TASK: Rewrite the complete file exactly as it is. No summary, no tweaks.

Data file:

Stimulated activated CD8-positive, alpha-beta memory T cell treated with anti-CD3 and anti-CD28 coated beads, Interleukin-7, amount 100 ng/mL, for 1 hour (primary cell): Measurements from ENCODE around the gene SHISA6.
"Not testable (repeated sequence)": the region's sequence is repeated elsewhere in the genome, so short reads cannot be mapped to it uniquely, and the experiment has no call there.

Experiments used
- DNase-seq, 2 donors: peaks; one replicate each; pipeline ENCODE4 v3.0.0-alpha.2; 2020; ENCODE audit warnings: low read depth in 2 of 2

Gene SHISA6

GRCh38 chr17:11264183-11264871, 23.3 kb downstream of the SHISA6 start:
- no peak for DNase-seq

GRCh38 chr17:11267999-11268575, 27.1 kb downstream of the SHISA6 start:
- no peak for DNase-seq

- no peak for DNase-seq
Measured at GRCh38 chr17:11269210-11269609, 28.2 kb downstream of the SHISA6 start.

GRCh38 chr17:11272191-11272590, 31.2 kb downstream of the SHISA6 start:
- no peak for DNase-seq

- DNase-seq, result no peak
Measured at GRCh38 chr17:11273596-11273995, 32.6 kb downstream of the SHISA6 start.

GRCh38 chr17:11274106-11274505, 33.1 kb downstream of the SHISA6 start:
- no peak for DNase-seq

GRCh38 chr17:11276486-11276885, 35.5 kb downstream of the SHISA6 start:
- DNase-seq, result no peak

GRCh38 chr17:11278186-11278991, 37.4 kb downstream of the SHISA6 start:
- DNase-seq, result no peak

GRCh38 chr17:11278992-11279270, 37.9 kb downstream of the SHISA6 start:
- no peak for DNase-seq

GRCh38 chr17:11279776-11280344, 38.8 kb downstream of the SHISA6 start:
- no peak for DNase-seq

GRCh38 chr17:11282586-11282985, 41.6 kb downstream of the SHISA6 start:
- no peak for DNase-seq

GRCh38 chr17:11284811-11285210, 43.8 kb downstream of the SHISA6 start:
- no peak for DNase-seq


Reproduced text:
Stimulated activated CD8-positive, alpha-beta memory T cell treated with anti-CD3 and anti-CD28 coated beads, Interleukin-7, amount 100 ng/mL, for 1 hour (primary cell): Measurements from ENCODE around the gene SHISA6.
"Not testable (repeated sequence)": the region's sequence is repeated elsewhere in the genome, so short reads cannot be mapped to it uniquely, and the experiment has no call there.

Experiments used
- DNase-seq, 2 donors: peaks; one replicate each; pipeline ENCODE4 v3.0.0-alpha.2; 2020; ENCODE audit warnings: low read depth in 2 of 2

Gene SHISA6

GRCh38 chr17:11264183-11264871, 23.3 kb downstream of the SHISA6 start:
- no peak for DNase-seq

GRCh38 chr17:11267999-11268575, 27.1 kb downstream of the SHISA6 start:
- no peak for DNase-seq

- no peak for DNase-seq
Measured at GRCh38 chr17:11269210-11269609, 28.2 kb downstream of the SHISA6 start.

GRCh38 chr17:11272191-11272590, 31.2 kb downstream of the SHISA6 start:
- no peak for DNase-seq

- DNase-seq, result no peak
Measured at GRCh38 chr17:11273596-11273995, 32.6 kb downstream of the SHISA6 start.

GRCh38 chr17:11274106-11274505, 33.1 kb downstream of the SHISA6 start:
- no peak for DNase-seq

GRCh38 chr17:11276486-11276885, 35.5 kb downstream of the SHISA6 start:
- DNase-seq, result no peak

GRCh38 chr17:11278186-11278991, 37.4 kb downstream of the SHISA6 start:
- DNase-seq, result no peak

GRCh38 chr17:11278992-11279270, 37.9 kb downstream of the SHISA6 start:
- no peak for DNase-seq

GRCh38 chr17:11279776-11280344, 38.8 kb downstream of the SHISA6 start:
- no peak for DNase-seq

GRCh38 chr17:11282586-11282985, 41.6 kb downstream of the SHISA6 start:
- no peak for DNase-seq

GRCh38 chr17:11284811-11285210, 43.8 kb downstream of the SHISA6 start:
- no peak for DNase-seq